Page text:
anyway, i heard some grumbles a few years ago when the Song X reissue came out w/ six bonus tracks, all of which were stacked at the beginning of the track sequence rather than the end. well, let me tell you, i think a few of these are honestly the highlights of the album. not having ever been acquainted w/ the disc in its original form, i honestly can say that i can only imagine it feeling like a weaker release sans these tracks, including the obscenely catchy and playful Police People, the kinda-goofy but majorly fun Latin-ish number The Good Life (on which Ornette gets all calypso) and The Veil, which seems to be the same tune as Mothers of the Veil, a piece that (i'm pretty sure) originally came out on the 1987 Ornette record In All Languages. anyway this version of The Veil has to be one of the most poignant Ornette performances i've ever heard, with the head partaking of that same unreal heart-tugging pathos as Lonely Woman.

now the original record ain't a slouch either, though the highlights seem slightly buried in the track sequence (i'll never understand why the overlong, monotonous blowout Endangered Species made the cut at all, let alone why it was placed third). the incredibly singing, sweetly lyrical, floating ballad Kathelin Gray (cocredited to Metheny and Coleman) attains Stevie Wonder-like levels of sunny, candylike bittersweetness, and the title track (heard in full-band and duo versions) is one of those brief, thorny, burning Ornette heads in the classic mold.

but maybe the highlight of the original batch is Video Games, a frenetic tune that almost reminds me of Steve Lacy in its mad repetiveness. after that there's this crazy sort of sci-fi, robo-jazz interlude with Metheny wigging out on drum machine and guitar-synth, and Ornette's sax sounding like it's being run through effects or somesuch. this is one of the places where you hear the pervasive '80s-ness of the record; it's at once powerfully dated and immensely endearing and stylish. then around 1:50, all that fuss fades away and gives way to the most sublime, pure acoustic freebop via Ornette, Haden and DeJohnette. the fresh musical air you feel during that FX-to-pure-acoustic switch is super bracing. the mad FX come swirling back from time to time and they can seem a bit goofy, but overall i'm really impressed with the risk factor of this track.

i'm sure tons of purist types were bummed by this sort of electronic monkey biz when the record originally dropped but i stand by it completely. there's plenty of great all-acoustic stuff on the record and when the FX come in, they're almost always enjoyable and well-integrated, only adding to the immense SMILE factor of this outstanding record.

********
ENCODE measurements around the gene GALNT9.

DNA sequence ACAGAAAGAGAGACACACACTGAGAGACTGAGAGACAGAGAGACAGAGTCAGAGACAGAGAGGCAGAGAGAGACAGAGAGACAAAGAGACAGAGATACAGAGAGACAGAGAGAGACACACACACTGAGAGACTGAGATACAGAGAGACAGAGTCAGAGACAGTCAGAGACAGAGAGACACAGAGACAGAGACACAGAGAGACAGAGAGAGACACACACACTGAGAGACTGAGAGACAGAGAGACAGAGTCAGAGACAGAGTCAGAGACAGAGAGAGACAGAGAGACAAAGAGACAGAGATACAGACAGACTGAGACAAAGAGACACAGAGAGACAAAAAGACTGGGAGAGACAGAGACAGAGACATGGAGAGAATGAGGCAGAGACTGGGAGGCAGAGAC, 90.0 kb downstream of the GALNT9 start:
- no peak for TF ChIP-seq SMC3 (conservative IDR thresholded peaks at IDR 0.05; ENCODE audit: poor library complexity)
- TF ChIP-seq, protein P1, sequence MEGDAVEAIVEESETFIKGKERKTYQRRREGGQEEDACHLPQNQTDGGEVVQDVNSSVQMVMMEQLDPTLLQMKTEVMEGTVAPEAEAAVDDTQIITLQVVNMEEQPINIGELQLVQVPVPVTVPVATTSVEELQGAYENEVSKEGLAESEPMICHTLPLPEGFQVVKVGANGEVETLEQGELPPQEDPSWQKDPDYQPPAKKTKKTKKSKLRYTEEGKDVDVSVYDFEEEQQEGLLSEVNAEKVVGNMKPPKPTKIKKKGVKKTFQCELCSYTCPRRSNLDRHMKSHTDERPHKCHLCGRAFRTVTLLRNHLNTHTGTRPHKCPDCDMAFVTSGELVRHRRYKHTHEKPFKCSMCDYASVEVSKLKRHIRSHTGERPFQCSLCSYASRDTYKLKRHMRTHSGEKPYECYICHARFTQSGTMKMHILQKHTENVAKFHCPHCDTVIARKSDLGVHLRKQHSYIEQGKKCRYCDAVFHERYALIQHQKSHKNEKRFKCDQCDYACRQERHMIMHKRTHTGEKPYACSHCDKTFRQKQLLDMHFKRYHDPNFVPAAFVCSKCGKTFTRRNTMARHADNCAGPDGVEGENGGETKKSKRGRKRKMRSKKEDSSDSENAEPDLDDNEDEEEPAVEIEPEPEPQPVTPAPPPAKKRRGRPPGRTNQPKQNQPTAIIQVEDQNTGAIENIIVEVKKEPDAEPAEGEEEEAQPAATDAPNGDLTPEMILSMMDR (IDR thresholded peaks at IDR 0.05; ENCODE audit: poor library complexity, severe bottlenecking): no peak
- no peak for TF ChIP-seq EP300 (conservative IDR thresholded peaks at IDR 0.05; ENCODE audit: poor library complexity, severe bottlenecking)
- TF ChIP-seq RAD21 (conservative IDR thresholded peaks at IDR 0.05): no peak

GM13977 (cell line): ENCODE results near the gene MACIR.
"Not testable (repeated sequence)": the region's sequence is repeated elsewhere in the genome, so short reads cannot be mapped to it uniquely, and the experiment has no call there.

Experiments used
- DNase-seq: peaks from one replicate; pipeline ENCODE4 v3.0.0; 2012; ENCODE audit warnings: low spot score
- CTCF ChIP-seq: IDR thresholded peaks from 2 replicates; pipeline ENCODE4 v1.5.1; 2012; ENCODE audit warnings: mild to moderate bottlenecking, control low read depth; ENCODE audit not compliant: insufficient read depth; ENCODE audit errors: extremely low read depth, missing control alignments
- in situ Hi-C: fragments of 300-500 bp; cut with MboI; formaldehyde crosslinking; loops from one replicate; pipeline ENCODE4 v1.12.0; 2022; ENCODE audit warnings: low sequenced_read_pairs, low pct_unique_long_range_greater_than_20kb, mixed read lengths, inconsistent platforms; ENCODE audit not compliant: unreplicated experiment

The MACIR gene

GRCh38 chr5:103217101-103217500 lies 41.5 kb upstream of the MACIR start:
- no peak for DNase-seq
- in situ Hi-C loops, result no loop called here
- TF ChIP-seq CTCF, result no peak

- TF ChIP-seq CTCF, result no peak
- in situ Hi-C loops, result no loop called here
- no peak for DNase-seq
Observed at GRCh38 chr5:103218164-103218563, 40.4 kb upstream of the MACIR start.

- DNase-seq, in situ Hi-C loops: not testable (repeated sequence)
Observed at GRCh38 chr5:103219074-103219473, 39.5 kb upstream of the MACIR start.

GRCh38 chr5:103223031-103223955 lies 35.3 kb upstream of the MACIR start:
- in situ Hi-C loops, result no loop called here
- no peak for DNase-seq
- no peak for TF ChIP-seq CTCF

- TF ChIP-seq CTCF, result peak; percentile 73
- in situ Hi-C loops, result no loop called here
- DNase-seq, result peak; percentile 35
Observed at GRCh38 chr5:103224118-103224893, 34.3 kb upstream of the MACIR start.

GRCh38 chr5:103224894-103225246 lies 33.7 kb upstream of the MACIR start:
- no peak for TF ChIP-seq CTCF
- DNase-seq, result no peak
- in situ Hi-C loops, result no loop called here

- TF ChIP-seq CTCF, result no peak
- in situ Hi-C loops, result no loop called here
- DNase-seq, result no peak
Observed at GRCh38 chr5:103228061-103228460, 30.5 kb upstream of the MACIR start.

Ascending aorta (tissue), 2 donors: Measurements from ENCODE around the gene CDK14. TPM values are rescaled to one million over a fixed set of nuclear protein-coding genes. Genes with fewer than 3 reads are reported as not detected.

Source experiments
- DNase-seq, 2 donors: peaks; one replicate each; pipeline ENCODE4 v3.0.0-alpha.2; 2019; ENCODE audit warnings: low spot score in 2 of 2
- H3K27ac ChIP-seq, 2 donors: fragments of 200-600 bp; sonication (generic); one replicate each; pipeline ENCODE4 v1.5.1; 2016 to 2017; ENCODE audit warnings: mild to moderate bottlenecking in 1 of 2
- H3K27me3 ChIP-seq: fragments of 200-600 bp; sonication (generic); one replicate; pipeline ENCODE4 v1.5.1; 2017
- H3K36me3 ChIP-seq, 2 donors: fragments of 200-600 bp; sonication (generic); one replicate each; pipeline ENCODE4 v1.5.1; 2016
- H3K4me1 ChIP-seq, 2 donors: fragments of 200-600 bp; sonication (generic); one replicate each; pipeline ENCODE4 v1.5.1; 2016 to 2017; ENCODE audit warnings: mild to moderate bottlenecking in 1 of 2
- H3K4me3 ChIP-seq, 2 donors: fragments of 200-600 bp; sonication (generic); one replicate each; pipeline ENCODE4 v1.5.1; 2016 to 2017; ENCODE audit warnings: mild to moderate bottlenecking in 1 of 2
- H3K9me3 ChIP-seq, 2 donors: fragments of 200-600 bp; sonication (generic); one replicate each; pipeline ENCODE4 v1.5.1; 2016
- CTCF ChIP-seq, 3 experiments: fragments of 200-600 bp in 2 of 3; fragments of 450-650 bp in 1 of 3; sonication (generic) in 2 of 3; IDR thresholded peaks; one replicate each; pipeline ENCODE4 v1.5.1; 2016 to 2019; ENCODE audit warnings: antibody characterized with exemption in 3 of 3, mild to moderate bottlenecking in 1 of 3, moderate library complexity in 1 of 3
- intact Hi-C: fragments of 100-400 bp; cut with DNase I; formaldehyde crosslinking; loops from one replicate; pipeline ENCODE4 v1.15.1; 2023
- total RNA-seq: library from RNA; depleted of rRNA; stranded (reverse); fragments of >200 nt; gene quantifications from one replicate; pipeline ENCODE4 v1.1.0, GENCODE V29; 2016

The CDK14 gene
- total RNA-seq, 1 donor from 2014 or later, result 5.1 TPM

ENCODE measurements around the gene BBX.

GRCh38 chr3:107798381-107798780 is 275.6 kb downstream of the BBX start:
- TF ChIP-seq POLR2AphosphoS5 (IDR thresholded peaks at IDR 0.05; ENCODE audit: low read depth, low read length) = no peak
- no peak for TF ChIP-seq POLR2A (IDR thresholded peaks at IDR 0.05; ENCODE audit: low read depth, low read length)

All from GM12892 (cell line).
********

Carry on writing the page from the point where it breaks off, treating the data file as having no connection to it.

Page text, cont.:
*****








coda: saw Gus Van Sant's Paranoid Park tonight and would recommend it highly. very wonderful dark, rainy, dreamy mood factor happening. sort of predictable reliance on whole inscrutable-adolescent mystique, but the lead actor, Gabe Nevins, does a great job of projecting bewilderment, fear, apathy and all of the other kaleidescopic teenage emotions. maybe, as Laal pointed out, overly reliant on trippy non-narrative moodsetting material, but it's a subtle and intoxicating movie that refuses to make its central moral dilemma seem neatly solvable. (note very obvious recycling of Elliott Smith's tune "Angeles," which Van Sant also used to great effect in Good Will Hunting; hey, i don't mind--what a goddamn amazing song...)

2 comments:

pdf said...

You should check out Metheny's Zero Tolerance For Silence; it's a disc of overdubbed solo guitar from 1997 or thereabouts, and it's as far from the rest of his discography as it's possible to get. Extremely scratchy, scorching stuff, reminiscent of 1990s improv discs by Thurston Moore, Sonny Sharrock or Henry Kaiser (the original release even came with a front-cover sticker blurb by Moore). He also did a quartet disc, The Sign Of Four, on Knitting Factory Works, with Derek Bailey and drummers Gregg Bendian and Paul Wertico. Just, you know, if you wanna hear him doing some non-smooth playing.